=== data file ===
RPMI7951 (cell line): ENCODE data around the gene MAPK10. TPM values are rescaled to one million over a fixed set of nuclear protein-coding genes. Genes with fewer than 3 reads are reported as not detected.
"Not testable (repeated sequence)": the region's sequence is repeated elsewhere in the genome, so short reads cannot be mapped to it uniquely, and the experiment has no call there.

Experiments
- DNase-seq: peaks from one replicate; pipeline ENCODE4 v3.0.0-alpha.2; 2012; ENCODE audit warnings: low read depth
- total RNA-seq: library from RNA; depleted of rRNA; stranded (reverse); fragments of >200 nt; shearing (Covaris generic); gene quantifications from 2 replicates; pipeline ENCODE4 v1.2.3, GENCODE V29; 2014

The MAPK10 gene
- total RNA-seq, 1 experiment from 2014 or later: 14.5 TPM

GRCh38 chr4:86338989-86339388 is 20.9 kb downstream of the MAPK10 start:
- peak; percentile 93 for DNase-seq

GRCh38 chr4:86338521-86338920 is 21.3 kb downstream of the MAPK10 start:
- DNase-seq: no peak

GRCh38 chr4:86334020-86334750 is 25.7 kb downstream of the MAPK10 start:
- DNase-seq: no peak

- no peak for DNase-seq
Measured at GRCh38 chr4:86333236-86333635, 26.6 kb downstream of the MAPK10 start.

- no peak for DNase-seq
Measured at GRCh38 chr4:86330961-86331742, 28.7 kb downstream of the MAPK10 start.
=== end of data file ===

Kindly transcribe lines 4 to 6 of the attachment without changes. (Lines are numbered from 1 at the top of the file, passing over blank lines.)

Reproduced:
- DNase-seq: peaks from one replicate; pipeline ENCODE4 v3.0.0-alpha.2; 2012; ENCODE audit warnings: low read depth
- total RNA-seq: library from RNA; depleted of rRNA; stranded (reverse); fragments of >200 nt; shearing (Covaris generic); gene quantifications from 2 replicates; pipeline ENCODE4 v1.2.3, GENCODE V29; 2014

The MAPK10 gene